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Published: 2003/03/25
by Robert Massie

Galactic’s Robert Mercurio: Breaking Down the Boundaries Again

The first time I heard Galactic, I didn't believe my ears. Maybe I had one too many Abita Ambers, or maybe the house speakers at Benny's (a stripped-down after hours dive on the corner of Valence and Camp in the Crescent City) were playing tricks on me. I closed my eyes and listened very carefully, trying to figure out exactly what I was hearing. The influences of the Meters and Neville Brothers were there, but this was clearly much more than just another New Orleans funk band. The drummer was playing break beats, stutter-stepping and precisely chopping his way through the thick but smooth layers of horns, bass, organs, and guitar. One song blended into the next and, with a quick switch in the tempo, and I started to imagine the Rex parade in all its smooth brassy glory, rounding the corner from Napoleon to St. Charles. After the third or fourth song, I stopped trying to categorize this band, partly because it defied everything I knew about musical genres, but mostly because I was dancing too hard to analyze anymore. I was going to call this organic instrumental acid jazz and leave it at that. And then the Houseman came out and I, once again, found myself in a state of ecstatic confusion.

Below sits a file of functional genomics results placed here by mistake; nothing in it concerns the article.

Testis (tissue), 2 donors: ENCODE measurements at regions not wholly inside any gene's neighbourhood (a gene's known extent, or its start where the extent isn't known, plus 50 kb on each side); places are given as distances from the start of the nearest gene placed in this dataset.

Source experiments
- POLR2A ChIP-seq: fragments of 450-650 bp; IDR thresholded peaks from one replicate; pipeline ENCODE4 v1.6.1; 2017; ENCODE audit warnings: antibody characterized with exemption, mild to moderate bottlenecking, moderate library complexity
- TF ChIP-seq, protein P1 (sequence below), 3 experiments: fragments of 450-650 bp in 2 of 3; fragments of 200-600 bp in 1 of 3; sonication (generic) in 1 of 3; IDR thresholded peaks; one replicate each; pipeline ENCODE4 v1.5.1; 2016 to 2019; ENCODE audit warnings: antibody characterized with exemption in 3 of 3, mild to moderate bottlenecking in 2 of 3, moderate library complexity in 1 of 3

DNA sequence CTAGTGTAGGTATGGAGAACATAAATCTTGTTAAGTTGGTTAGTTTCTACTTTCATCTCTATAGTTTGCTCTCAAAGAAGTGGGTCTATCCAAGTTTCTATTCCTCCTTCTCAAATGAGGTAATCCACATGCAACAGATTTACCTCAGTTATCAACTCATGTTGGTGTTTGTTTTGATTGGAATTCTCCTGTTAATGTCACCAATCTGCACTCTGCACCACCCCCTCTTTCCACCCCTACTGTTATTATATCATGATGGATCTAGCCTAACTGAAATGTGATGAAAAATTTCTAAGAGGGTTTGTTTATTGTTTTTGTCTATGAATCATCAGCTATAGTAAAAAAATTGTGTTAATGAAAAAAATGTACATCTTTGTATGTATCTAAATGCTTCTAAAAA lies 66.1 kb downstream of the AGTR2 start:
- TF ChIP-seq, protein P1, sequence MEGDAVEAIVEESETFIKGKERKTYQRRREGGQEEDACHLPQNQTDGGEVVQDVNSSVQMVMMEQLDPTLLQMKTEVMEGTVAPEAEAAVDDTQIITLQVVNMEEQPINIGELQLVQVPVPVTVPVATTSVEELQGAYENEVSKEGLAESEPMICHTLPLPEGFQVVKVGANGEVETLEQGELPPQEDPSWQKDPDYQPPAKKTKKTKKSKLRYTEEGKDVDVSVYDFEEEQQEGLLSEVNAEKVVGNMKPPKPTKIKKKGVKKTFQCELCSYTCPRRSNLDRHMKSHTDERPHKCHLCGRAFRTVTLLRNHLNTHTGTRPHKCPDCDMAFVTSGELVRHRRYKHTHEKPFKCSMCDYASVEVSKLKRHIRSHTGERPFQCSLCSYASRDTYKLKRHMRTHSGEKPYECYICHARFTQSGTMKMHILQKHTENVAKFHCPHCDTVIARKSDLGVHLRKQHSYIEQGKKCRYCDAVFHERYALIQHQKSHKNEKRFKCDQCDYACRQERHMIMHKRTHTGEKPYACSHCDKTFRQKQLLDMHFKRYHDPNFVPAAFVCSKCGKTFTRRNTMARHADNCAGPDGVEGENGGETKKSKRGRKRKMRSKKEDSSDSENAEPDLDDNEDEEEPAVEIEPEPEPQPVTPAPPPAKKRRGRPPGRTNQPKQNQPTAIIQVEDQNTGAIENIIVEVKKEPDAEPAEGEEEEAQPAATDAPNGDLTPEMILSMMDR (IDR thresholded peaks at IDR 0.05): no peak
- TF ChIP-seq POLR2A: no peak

Ten years later, Galactic has come a long way. Their music is still hard to categorize, but fits pretty well into the "neo funk" neighborhood of the jam band scene. One thing is for sure, fans and experienced listeners alike know when they're hearing Galactic. They shift gears more than a trucker driving through the West Virginia hills, but their grooves, as unique as they are, are very identifiable.

Well, the second you think you have their sound pinned down, Galactic enlists the services of one of underground hip-hop's heralded superstars to guide them in their next musical evolution. I was fortunate enough to sit down with bassist Robert Mercurio and discuss what's next for Nawrlins' favorite future funkateers.

R. Massie: So, Robert, the last time we spoke you were very excited with the prospect of getting together the "official" Galactic New Orleans based studio. How’s everything going with that?